Rick Seaney reprots that American and United have added $10 fuel surcharges for travel on the Sunday after Thanksgiving and January 2 and 3.

A ‘busy holiday travel day surcharge’ to be sure. But why use the fuel surcharge mechanism, as opposed to raising fares for travel on those days or limiting availability in lower fare buckets?

I’ve written in the past (e.g. here) that fuel surcharges aren’t any different from price increases, but they do serve specific functions — usually as a means of bumping price on existing discount contracts or publicly signaling price intentions to competitors

Here I assume given the limited duration of these are in effect it was viewed as a quick and dirty way to accomplish the job, albeit with a fairly blunt instrument.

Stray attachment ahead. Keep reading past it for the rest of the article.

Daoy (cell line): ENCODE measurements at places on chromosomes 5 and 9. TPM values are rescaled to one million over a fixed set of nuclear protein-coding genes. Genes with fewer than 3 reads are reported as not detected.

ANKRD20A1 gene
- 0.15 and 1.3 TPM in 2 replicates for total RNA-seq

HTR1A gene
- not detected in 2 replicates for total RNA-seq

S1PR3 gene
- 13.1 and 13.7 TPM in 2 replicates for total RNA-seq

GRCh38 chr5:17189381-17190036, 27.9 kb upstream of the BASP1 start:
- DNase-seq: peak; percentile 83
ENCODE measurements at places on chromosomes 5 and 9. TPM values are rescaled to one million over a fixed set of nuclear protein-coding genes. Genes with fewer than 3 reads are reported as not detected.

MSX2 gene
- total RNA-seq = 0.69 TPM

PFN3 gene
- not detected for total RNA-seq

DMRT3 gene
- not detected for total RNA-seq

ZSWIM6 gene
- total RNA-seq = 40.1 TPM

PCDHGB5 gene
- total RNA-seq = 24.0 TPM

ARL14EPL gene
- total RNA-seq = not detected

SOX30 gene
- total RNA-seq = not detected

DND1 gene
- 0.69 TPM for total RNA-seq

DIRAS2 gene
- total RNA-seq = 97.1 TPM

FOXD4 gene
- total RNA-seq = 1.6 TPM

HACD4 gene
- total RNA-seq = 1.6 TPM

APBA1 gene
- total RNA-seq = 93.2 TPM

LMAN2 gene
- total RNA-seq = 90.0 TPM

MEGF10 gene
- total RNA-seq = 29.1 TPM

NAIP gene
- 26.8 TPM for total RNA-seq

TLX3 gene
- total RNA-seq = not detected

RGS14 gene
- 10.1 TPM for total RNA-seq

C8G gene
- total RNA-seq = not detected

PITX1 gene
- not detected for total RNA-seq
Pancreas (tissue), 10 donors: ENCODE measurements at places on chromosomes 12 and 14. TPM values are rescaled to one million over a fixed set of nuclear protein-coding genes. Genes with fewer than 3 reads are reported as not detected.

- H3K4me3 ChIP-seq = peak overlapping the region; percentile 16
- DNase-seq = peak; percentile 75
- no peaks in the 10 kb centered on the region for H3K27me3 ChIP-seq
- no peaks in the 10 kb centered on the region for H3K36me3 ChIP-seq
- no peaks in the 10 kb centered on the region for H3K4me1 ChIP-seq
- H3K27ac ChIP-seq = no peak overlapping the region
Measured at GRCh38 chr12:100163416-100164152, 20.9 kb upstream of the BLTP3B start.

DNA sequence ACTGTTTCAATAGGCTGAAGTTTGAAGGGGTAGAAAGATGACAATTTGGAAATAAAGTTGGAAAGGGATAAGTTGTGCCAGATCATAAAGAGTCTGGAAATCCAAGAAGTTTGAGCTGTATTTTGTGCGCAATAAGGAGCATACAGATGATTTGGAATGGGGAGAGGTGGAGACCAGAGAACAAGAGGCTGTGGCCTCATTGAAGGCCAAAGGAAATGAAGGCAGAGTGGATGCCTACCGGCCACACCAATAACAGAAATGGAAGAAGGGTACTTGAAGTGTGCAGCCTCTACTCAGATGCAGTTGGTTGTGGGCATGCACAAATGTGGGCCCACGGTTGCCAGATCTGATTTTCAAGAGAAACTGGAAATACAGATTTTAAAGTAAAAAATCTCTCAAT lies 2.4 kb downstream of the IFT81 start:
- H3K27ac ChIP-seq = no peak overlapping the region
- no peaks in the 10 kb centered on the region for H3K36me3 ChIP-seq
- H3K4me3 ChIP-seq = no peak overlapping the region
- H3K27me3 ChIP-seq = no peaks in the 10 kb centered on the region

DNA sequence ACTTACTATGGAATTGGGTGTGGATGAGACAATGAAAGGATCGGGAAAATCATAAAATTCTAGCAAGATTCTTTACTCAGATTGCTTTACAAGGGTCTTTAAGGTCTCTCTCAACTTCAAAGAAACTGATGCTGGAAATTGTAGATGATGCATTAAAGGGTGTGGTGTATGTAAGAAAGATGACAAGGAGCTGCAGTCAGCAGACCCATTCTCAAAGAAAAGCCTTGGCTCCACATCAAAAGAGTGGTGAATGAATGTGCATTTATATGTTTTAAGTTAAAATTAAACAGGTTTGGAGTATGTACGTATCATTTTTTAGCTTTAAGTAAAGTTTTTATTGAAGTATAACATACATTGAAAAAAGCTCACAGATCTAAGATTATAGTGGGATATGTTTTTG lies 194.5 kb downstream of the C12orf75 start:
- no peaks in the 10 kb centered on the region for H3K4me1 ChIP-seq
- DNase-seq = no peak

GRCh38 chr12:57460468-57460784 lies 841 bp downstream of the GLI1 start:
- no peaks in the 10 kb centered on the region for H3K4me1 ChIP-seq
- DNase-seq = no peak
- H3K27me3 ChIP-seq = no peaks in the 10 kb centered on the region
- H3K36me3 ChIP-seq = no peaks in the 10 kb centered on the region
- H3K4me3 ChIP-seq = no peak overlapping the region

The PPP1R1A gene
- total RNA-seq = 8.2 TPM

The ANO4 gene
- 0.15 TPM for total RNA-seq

1. Barbora said,

    Thank you for pointing this out. I find it really ridiculous. I don’t have anything about optional fees (for checked bags or refreshment), but the fuel surcharge should be included in the ticket price. Obviously, the fees have nothing to do with fuel any more.

  2. Oliver said,

    The blog post should be titled “United and American Airlines are LIARS”.

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